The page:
Vagn Holmboe: Concertos
27 May 2013
Gapplegate Classical-Modern Music Review
Grego Applegate Edwards
Vagn Holmboe (1909–1996) was the leading Danish composer of his generation, successor to Carl Nielsen, who produced a large body of works that bore his own stamp, and are becoming slowly absorbed and increasingly appreciated throughout the world. Three years ago (August 26, 2010) I posted a review of his complete String Quartets, which I found quite impressive. Today we turn to a fine disk of three of his Concertos (Dacapo), performed by the Norrköping Symphony Orchestra, with soloists Erik Heide, violin, Lars Anders Tomter, viola, Dina Slobodeniouk, conductor.
There are three works represented, the “Concerto for Viola, op 189” (1992), the “Concerto for Orchestra” (1929), and the “Concerto for Violin no. 2, op. 139” (1979). These are works that have a great deal to recommend them, whether written rather earlier in his career as the Concerto for Orchestra, or towards the end, as the other two.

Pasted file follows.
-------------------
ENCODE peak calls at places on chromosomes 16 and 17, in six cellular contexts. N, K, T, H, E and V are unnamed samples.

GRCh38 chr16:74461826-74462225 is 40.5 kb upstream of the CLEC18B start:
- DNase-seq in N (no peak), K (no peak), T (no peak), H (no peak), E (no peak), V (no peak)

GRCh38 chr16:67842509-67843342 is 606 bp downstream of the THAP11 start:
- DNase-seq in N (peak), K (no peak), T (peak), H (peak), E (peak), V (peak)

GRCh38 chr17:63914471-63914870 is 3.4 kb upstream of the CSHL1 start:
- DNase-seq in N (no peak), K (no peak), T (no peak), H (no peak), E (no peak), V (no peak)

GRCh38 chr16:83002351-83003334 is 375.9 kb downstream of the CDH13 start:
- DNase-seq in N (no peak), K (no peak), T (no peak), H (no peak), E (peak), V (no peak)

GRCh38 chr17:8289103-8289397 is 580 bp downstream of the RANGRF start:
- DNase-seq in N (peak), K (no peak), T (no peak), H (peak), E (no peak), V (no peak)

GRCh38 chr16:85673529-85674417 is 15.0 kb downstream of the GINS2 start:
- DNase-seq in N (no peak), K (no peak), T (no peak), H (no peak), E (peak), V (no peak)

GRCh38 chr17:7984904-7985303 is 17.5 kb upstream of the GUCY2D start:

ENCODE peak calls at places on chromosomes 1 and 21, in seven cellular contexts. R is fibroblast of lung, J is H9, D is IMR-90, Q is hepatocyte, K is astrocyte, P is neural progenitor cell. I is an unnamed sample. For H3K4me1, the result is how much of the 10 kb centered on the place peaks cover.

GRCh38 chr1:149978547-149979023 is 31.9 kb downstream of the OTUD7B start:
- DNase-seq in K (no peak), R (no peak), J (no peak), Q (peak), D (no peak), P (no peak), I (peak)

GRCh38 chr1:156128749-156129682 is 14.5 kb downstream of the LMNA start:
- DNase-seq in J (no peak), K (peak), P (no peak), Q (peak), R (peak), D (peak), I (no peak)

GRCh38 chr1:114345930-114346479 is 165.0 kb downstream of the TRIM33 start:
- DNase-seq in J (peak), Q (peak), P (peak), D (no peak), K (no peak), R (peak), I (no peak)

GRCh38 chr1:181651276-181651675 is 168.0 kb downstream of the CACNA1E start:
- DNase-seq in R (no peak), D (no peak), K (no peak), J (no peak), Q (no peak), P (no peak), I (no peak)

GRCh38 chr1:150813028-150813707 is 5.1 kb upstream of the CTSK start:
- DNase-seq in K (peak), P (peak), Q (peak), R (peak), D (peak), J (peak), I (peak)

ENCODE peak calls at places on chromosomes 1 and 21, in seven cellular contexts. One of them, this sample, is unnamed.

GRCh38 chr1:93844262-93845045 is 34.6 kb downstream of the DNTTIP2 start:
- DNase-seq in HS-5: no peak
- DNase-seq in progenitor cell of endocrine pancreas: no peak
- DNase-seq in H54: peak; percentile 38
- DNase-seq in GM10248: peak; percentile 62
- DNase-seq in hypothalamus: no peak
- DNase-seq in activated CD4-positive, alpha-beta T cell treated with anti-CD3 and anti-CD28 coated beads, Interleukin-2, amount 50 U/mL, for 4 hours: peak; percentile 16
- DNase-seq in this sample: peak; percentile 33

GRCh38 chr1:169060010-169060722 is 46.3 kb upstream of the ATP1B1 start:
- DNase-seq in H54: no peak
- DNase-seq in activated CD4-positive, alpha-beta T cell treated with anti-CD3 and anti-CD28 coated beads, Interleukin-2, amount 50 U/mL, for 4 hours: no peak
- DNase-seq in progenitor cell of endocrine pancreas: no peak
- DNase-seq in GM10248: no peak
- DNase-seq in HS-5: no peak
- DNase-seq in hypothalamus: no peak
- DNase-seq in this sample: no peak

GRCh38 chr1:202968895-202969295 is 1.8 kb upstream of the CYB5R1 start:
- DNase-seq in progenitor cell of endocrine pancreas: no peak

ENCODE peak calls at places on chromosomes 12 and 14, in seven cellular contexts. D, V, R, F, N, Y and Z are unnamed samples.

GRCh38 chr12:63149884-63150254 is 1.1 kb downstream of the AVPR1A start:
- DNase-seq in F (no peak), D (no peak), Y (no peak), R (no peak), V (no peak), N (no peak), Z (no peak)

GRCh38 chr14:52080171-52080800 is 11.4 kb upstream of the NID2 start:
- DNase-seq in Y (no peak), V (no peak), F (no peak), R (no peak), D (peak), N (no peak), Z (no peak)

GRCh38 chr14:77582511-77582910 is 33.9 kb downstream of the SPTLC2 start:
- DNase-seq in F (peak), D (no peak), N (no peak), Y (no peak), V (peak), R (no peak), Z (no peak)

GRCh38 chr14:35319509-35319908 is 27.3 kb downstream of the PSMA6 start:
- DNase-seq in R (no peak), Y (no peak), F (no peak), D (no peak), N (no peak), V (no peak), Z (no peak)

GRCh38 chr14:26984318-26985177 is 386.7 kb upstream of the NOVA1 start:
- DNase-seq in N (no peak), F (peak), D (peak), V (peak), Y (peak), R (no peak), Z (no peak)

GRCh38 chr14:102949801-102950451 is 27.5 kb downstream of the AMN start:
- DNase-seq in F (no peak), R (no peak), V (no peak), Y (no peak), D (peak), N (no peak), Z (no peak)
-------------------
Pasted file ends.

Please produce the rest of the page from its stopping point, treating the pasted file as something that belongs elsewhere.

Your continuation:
Holmboe writes music that belongs to the last century. The concertos are not as much neo-anything as following a personal muse. These works generally show a respect for classical forms but incorporate a thematic expressivity and folk and chromatic-harmonic elements not characteristic of earlier eras. Vagn Holmboe has his own way and the concertos are very inventive and well-wrought, requiring some time to digest and appreciate, but then rewarding patience with a world of music one is glad to linger within.
This is high-caliber music, showing the composer as a man of genuine talent and originality. The performances are pristine on all counts with excellent solo dynamics, nicely staged orchestral dramatics and a program that bears close scrutiny.